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Wednesday, April 09, 2008

The Olympics are meant to bring the world together. And so, as the Summer Games approach, the world unites… in protest against China. We go live to San Francisco for the Olympic torch’s bumpy journey through the Bay Area. And writers Lee Siegel and Nicholson Baker preview their debate at the New York Public Library over whether the internet offers more freedom--or just more surveillance.


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The benefits of sleep are widely touted, but how to catch up during the workday? Take part in the latest Brian Lehrer Show crowd-sourcing project and send us your "nap strategy"!

Guests:

Nicholson Baker and Lee Siegel

Open Phones: Teacher Tenure and Test Scores

State legislators failed to link teacher tenure to test scores, another blow to Mayor Bloomberg's agenda. Should teacher tenure be determined by student achievement? If so, how?

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Iraq on Capitol Hill

Fawaz Gerges, professor in Middle East and International Affairs at Sarah Lawrence College and author of The Far Enemy: Why Jihad Went Global, offers analysis of the Crocker and Petraeus testimony in yesterday's Congressional hearings. Michael Hirsh, senior editor at Newsweek's Washington Bureau, joins in to comment on Obama's ...

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Debating the Internet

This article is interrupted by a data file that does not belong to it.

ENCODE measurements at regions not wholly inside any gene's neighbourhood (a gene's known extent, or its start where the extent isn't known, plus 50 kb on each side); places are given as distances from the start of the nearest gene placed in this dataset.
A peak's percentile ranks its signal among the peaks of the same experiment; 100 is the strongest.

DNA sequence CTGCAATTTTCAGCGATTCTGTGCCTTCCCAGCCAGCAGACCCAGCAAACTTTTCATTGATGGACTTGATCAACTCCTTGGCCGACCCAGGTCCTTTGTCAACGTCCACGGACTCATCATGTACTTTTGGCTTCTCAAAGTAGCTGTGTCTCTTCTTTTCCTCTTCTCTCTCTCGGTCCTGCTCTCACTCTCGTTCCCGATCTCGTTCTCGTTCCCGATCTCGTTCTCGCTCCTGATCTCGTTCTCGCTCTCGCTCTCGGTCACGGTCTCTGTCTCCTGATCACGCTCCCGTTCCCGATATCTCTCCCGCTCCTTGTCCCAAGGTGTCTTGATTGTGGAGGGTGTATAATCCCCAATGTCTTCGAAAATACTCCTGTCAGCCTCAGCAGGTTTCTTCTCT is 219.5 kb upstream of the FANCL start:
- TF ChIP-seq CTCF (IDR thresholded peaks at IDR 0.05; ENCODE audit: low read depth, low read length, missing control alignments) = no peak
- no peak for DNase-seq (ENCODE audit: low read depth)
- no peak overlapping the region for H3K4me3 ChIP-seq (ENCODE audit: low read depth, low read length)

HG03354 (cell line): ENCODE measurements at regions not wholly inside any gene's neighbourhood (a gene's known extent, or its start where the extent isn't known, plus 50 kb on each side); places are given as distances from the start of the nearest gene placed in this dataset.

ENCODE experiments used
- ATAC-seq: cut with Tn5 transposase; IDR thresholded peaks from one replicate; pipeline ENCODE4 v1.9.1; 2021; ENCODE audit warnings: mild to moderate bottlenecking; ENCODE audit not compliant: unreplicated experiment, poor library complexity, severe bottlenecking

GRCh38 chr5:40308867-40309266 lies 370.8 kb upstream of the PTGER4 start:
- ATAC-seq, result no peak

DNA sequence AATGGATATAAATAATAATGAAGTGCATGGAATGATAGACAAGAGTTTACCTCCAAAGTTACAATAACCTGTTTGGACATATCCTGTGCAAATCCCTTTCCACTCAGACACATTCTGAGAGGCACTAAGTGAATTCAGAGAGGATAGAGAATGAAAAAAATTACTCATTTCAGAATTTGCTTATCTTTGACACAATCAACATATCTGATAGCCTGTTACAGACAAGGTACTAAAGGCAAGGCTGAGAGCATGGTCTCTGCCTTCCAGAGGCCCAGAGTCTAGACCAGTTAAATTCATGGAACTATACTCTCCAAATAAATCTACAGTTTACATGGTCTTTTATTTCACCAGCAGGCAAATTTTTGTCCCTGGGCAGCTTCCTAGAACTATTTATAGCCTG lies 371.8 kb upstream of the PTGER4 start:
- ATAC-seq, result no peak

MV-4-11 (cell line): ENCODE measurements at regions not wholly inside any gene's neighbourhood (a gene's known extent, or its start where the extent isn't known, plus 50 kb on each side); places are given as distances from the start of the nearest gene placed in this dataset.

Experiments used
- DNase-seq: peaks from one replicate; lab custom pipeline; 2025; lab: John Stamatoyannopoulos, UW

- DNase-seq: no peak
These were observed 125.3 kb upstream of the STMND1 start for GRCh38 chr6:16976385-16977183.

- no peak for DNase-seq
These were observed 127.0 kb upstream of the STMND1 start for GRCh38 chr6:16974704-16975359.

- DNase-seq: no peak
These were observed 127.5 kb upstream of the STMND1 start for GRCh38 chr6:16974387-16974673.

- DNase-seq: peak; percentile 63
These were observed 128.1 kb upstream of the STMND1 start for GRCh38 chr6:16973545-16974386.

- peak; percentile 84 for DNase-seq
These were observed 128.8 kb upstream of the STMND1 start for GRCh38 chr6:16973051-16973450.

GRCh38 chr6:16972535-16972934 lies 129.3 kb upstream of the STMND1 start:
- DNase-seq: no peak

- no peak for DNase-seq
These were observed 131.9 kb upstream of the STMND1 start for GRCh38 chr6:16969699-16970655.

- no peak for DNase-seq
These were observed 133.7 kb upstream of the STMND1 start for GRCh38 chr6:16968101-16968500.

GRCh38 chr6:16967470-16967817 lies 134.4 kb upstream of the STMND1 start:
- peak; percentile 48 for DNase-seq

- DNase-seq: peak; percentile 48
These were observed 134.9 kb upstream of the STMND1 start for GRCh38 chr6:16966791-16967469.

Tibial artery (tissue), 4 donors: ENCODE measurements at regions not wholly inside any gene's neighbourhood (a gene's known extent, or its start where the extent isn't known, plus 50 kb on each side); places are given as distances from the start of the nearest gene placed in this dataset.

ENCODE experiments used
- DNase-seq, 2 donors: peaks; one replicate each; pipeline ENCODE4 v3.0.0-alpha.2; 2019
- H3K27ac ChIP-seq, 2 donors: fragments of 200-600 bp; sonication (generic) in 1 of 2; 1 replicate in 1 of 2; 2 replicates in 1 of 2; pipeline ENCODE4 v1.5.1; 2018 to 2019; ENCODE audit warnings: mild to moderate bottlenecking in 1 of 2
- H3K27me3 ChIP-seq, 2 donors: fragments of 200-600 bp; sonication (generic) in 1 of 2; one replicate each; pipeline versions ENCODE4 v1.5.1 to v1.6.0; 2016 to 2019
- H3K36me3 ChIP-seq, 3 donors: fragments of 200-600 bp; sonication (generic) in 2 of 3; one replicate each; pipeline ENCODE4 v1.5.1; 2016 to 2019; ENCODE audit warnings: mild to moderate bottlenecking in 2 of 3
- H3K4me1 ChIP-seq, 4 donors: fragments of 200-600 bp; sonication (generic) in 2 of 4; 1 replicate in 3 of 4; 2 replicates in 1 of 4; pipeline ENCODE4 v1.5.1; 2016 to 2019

Lee Siegel, author of Against the Machine: Being Human in the Age of the Electronic Mob, and Nicholson Baker, author of Human Smoke: The Beginnings of World War II, the End of Civilization, preview their debate at the New York Public Library over whether the internet offers more ...

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Torching Your Bridges

As the Olympic torch makes its worldwide tour, protesters are seizing the opportunity to speak up about China's human rights abuses. We check in with KQED reporter Kelly Wilkinson, on the torch's visit to San Francisco. We also hear from BBC World Affairs Correspondent Paul Reynolds on the

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China Steps Out

Richard Baum, professor of Political Science at the University of California - Los Angeles, and former Director of the UCLA Center for Chinese Studies, looks at what these Olympics - and the growing protests - mean for China's place on the world stage.

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Upside to High Prices?

Some people draw a straight line from cheap, subsidized corn prices to the obesity epidemic and the accompanying high rates of diabetes and heart disease. Anna Lappé, co-founder (with her mother, Frances Lappé) of the Small Planet Institute and author of Grub: Ideas for an Urban ...

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Lee Siegel




Lee Siegel

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Lee Siegel, author of Against the Machine: Being Human in the Age of the Electronic Mob debates over the phone with Nicholson Baker, ...

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